Economic Research Forum (ERF)

Development Gains from Arab-African Trade Integration

159
Despite their proximity, trade and investment flows between the Arab countries and sub-Saharan Africa are very low. This column reports analysis of the potential development gains from deepening economic integration between groups of countries within and across the two regions. Existing and proposed free trade agreements that can help to promote stronger growth include the Arab customs union, the continental free trade area of the African Union, the pan Arab free trade area and the tripartite free trade area, which links three regional economic communities in Africa

In a nutshell

African countries can be clear allies in the Arab region’s push for greater trade, growth and job creation.

While completion of free trade agreements with traditional partners does have positive effects, the difference is more notable when agreements are generalised across the entire Arab region.

Development gains will steadily increase if Arab countries move from an initial regional integration initiative, to expanding trade agreements with external parties such as African states, and finally extending to all members of both regions.

Africa is among the world’s fastest growing economic regions, with an average annual GDP growth rate of 5% between 2004 and 2014. Drivers of this success include improved macroeconomic conditions, ending armed conflicts, a better business climate, trade facilitation and other developments.

Over a similar period, GDP growth in the Arab countries has been fluctuating and declining: from 6.8% in 2012 at the peak of the global commodity boom to 2.3% in 2017. Diversification of Arab economies from oil dependence to competitiveness through higher connectivity to the world economy through global value chains is becoming a necessity.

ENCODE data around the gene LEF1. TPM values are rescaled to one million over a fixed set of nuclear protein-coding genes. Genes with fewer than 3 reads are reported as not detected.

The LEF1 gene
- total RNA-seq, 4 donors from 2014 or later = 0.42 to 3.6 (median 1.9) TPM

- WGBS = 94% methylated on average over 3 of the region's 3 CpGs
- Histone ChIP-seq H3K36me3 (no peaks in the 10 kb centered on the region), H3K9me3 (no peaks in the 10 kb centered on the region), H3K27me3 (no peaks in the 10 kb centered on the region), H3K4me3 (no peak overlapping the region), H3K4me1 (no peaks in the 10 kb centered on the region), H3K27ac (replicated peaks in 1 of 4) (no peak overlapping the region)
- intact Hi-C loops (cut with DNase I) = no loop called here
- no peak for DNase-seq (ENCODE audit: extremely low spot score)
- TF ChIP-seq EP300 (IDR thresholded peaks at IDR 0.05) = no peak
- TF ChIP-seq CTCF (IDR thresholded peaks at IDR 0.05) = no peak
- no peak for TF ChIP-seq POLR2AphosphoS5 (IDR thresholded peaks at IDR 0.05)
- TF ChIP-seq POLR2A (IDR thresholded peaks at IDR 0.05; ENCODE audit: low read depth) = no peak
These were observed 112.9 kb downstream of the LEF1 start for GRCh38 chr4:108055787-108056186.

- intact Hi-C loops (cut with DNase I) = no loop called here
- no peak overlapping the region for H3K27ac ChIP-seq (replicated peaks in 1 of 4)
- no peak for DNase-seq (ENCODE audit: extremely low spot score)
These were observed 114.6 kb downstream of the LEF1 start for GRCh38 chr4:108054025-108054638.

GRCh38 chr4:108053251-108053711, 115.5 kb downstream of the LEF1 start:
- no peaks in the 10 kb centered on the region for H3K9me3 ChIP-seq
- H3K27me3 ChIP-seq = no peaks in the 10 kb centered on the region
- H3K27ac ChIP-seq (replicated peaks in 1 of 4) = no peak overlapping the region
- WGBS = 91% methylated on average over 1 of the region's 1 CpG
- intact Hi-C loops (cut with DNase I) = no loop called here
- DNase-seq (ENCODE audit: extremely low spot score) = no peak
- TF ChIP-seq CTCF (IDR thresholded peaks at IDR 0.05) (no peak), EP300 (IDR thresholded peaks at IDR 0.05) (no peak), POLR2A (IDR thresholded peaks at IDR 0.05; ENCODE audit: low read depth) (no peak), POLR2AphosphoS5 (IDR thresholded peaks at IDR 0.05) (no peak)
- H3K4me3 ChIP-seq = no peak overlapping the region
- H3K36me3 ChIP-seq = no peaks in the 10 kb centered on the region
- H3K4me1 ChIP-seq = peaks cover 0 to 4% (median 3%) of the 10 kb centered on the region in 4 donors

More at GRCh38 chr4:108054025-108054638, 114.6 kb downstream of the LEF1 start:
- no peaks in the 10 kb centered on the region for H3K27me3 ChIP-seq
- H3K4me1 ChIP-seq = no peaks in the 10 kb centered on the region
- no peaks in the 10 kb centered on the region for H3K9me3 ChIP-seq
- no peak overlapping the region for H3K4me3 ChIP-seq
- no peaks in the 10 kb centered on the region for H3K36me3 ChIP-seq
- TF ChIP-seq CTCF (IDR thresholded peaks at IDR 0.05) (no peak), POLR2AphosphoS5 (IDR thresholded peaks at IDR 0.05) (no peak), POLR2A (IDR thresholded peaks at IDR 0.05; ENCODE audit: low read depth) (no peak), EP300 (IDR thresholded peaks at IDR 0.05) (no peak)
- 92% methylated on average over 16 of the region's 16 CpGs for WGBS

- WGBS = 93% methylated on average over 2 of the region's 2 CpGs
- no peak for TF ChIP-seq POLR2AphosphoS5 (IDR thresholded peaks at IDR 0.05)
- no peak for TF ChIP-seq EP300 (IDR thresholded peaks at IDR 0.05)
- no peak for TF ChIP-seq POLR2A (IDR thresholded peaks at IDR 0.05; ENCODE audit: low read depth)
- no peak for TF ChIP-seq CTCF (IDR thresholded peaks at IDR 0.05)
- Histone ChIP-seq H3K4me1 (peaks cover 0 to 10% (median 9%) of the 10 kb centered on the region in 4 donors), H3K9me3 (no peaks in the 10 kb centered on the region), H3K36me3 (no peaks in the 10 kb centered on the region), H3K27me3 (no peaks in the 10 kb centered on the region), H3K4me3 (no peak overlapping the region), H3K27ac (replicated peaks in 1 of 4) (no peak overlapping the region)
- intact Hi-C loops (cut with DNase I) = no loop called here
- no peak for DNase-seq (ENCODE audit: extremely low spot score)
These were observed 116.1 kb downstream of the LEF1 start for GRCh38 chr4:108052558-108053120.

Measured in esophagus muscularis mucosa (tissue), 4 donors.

Since the mid-1990s, the Arab and African regions have been pursuing a variety of initiatives for economic integration. The most ambitious projects in the Arab region are the pan Arab free trade area (PAFTA), which has already been implemented, and the planned Arab customs union (ACU).

Many Arab countries are also active in African integration agreements. The tripartite free trade area (TFTA), which links three regional economic communities in Africa, also involves three Arab countries – Egypt, Libya and Sudan. Tunisia recently joined the common market for Eastern and Southern Africa (COMESA), while Mauritania and Morocco are working on the possibility of joining ECOWAS, the economic community of West African states. Being in both the TFTA and the planned ACU could mean conflicting memberships, which may prevent a common trade policy.

Our research analyses the effects of a set of scenarios on deepening Arab trade integration with Africa, in the perspective of the TFTA, negotiations towards the ACU and the continental free trade area (CFTA) recently signed by the African Union.

Arab and African trade performance

Both the PAFTA and TFTA regions feature natural resources as driving forces of trade portfolios. In 2014, over 80% of PAFTA exports consisted of fuels, and over half of TFTA exports consisted of stones, metals and minerals. In contrast with natural resources, production and export of higher value-added goods, such as machinery, electronics, processed textiles and other goods, will create more positive effects on employment and incomes, and contribute to structural transformation.

Trade flows between PAFTA countries and their main partners hint at agreements that could be strengthened and improved. As of 2011, the largest share of PAFTA trade was with the association of South East Asian nations (ASEAN), the European Union (EU) and other smaller partners. The TFTA accounts for an insignificant proportion despite its proximity and overlapping memberships. There is thus clear potential to expand this small but promising trade relationship.

Trade costs are central among the factors that prevent the deepening of Arab and African trade. Estimates using a gravity model over the period 2000-11 reveals that Arab exports face added costs equal to between one and three times the original value of the goods exported, placing a huge strain on exporters, reducing competitiveness and preventing the success of trade agreements.

These costs are extremely high for the value-added categories of machinery, chemicals and food and beverages. Costs facing Arab exports to the rest of Africa are increasing, in contrast with the falling costs of exports to other regions. Even in a best-case scenario of falling export costs to Africa, the fall is less dramatic than that of exports to other regions.

Another component of trade costs is the efficiency of transport services and customs procedures, which have a heavy impact on cross-border transactions, deter investors and prevent the Arab and African regions from meeting their trade potential. Furthermore, non-tariff measures continue to affect exports of Arab countries.

From TFTA to a Pan Arab-Africa free trade agreement